Eisley is the most famous product of Tyler since Earl Campbell, and unlike Campbell, the group has attained renown without having to pulverize any NFL linebackers.
A family band composed of three sisters, a brother, and a cousin, Eisley is a demonstration of what happens when small-town church kids with musical parents start playing and singing at adolescence. You can call them Texas von Trapps or modern-day Osmonds, but they’re really a hybrid borne from their parents’ decidedly soft-rock, 1970s record collections, and the kids’ modern-rock inclinations.
Eisley mom Kim DuPree has revealed that she and her husband regularly blasted Carole King, Fleetwood Mac, and James Taylor around the house, and you can hear echoes of those influences in the impeccable harmonies and jangling guitars at the heart of nearly every Eisley tune. But you can also pick up the heavier, more abstract influence of bands such as Sunny Day Real Estate. Like their most obvious predecessor, Sixpence None the Richer, the DuPrees are open about their faith, but tend to frame it in cryptic metaphors on songs such as “Invasion” and “Many Funerals.”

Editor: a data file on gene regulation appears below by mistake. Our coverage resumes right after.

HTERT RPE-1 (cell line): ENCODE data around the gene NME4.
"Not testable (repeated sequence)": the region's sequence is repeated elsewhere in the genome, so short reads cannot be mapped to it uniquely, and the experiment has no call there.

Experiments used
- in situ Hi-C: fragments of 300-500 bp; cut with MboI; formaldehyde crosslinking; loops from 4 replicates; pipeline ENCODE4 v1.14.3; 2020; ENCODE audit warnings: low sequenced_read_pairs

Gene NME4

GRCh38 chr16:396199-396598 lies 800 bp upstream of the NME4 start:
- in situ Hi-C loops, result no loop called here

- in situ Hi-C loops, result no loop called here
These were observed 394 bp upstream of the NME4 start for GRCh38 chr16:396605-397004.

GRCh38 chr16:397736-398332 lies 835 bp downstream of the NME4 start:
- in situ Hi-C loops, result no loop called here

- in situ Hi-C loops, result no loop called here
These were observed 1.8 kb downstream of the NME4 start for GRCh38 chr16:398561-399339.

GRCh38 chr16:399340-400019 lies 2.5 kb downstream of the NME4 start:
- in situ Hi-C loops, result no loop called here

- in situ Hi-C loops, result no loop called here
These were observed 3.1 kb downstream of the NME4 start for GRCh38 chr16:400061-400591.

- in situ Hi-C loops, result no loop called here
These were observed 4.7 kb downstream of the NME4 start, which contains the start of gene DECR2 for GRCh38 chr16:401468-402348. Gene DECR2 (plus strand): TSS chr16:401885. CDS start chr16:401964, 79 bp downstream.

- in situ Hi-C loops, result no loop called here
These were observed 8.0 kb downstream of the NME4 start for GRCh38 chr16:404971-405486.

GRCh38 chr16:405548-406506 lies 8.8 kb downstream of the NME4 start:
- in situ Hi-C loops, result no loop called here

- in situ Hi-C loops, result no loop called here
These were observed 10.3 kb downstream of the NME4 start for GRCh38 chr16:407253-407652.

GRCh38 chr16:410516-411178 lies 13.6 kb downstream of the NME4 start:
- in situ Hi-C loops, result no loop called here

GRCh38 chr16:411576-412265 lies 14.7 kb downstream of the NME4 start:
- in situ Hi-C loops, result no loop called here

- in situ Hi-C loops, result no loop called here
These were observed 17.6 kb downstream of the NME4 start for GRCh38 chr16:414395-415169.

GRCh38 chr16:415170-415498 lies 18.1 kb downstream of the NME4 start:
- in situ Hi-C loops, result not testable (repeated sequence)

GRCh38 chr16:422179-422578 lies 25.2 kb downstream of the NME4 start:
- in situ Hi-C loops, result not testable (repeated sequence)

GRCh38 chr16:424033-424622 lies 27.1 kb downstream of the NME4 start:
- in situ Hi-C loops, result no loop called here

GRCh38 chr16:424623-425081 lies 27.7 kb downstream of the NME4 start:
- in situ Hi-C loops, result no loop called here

They developed their sound (when little sister Stacy was only 8 years old) at BrewTones Coffee Galaxy, a music venue created by their parents at their Tyler church locale, and within a few years they were signed to Warner Bros. and opening for Coldplay. Walking a fine line between slick, pop accessibility and the underground respect they crave, they threaten to satisfy no one. But that’s a dilemma that Christian rockers grapple with every day. 8pm Friday, May 23, White Rabbit
— Gilbert Garcia